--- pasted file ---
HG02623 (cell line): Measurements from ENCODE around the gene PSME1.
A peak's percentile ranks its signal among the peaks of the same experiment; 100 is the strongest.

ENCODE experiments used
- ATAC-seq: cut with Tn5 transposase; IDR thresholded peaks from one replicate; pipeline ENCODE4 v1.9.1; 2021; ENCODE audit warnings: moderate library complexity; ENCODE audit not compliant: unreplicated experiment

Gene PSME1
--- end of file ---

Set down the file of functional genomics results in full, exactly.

HG02623 (cell line): Measurements from ENCODE around the gene PSME1.
A peak's percentile ranks its signal among the peaks of the same experiment; 100 is the strongest.

ENCODE experiments used
- ATAC-seq: cut with Tn5 transposase; IDR thresholded peaks from one replicate; pipeline ENCODE4 v1.9.1; 2021; ENCODE audit warnings: moderate library complexity; ENCODE audit not compliant: unreplicated experiment

Gene PSME1